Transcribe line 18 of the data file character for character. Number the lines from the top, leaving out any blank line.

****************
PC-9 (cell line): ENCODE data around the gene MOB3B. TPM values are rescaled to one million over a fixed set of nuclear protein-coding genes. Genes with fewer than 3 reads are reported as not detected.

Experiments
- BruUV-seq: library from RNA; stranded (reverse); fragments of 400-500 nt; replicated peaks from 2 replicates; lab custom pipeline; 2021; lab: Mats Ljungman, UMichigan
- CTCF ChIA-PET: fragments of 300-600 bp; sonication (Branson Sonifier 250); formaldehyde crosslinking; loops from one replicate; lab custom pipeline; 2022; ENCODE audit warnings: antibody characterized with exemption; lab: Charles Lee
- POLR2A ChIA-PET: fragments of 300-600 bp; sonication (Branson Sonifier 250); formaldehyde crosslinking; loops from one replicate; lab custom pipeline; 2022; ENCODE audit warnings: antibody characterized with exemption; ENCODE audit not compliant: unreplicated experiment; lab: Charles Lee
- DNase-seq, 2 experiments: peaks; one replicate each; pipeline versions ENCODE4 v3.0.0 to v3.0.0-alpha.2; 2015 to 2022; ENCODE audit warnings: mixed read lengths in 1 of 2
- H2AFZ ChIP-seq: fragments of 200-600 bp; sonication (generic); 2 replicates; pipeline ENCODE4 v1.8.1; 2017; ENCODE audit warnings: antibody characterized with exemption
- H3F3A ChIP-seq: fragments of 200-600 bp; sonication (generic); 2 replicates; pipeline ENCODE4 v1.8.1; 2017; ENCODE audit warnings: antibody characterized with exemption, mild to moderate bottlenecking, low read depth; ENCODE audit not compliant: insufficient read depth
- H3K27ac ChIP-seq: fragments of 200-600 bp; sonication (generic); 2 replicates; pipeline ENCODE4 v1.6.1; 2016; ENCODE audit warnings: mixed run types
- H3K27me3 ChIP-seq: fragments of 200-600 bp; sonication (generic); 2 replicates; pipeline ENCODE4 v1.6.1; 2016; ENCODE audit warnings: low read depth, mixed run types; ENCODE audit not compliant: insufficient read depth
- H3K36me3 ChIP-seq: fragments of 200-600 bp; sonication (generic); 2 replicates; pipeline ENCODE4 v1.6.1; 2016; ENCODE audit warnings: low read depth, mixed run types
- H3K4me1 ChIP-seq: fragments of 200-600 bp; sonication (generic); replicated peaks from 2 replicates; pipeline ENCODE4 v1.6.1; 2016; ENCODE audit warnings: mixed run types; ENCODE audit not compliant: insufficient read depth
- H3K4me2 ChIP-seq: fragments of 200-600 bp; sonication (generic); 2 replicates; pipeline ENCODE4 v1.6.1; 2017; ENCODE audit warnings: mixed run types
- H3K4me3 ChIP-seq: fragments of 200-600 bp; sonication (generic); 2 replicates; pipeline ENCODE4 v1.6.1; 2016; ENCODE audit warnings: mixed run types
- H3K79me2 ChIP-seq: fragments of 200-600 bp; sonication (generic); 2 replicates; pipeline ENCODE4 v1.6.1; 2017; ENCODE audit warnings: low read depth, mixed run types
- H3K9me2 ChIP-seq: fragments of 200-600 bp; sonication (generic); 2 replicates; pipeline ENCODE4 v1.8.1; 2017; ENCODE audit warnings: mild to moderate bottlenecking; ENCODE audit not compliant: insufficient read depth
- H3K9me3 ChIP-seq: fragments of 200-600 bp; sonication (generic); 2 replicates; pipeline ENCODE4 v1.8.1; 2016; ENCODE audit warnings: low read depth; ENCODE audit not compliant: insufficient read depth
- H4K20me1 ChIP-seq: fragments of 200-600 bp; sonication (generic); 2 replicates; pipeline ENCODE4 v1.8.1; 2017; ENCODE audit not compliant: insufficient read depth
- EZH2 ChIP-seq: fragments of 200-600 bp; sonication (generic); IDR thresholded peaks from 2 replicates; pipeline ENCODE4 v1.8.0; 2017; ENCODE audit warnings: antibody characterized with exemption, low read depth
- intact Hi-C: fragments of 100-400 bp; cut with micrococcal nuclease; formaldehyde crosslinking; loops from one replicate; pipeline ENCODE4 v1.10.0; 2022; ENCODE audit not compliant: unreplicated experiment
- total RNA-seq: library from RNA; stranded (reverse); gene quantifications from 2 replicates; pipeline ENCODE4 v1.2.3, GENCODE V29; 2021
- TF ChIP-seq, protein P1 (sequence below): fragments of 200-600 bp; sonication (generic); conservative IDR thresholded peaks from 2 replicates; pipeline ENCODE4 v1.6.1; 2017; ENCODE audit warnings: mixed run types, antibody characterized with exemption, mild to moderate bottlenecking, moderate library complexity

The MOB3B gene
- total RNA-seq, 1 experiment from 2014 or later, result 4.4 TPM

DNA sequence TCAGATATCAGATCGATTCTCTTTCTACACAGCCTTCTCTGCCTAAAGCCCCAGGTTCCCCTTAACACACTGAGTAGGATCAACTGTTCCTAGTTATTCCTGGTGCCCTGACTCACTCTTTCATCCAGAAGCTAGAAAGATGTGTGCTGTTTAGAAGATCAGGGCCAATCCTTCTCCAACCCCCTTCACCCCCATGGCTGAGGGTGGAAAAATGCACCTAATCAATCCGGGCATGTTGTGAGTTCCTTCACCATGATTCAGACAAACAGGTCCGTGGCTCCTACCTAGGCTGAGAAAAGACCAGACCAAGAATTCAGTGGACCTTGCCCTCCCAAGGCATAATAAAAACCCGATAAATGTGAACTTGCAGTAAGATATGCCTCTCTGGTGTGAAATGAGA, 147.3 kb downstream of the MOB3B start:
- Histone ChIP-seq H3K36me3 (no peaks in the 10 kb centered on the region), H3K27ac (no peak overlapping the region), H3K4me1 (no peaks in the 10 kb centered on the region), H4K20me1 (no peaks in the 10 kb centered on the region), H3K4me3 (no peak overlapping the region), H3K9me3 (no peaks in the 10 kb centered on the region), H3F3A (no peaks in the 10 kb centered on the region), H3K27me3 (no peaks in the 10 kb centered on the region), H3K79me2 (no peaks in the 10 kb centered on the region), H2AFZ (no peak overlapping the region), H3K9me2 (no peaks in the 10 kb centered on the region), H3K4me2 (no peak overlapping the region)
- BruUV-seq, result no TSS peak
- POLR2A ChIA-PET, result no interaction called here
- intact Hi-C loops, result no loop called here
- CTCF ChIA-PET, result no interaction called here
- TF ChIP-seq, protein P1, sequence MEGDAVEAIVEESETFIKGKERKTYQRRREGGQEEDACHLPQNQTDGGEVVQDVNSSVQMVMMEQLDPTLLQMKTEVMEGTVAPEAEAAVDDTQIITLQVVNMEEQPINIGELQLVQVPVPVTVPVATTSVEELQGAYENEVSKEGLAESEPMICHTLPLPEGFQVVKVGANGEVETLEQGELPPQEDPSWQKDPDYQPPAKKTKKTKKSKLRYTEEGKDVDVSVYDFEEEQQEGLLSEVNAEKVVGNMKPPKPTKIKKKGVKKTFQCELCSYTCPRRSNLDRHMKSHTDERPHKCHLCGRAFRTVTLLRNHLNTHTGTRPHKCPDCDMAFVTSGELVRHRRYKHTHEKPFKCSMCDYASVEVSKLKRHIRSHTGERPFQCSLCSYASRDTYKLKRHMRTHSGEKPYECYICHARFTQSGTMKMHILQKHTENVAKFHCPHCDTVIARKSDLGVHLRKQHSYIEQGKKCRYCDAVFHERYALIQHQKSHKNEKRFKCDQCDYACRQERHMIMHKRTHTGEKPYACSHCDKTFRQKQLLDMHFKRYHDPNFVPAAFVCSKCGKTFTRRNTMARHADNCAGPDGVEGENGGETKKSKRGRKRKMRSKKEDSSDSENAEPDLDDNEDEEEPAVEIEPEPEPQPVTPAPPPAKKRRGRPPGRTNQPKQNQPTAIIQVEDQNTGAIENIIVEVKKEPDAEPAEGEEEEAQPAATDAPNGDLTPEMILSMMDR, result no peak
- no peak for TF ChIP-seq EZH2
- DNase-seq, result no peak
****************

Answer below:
- H4K20me1 ChIP-seq: fragments of 200-600 bp; sonication (generic); 2 replicates; pipeline ENCODE4 v1.8.1; 2017; ENCODE audit not compliant: insufficient read depth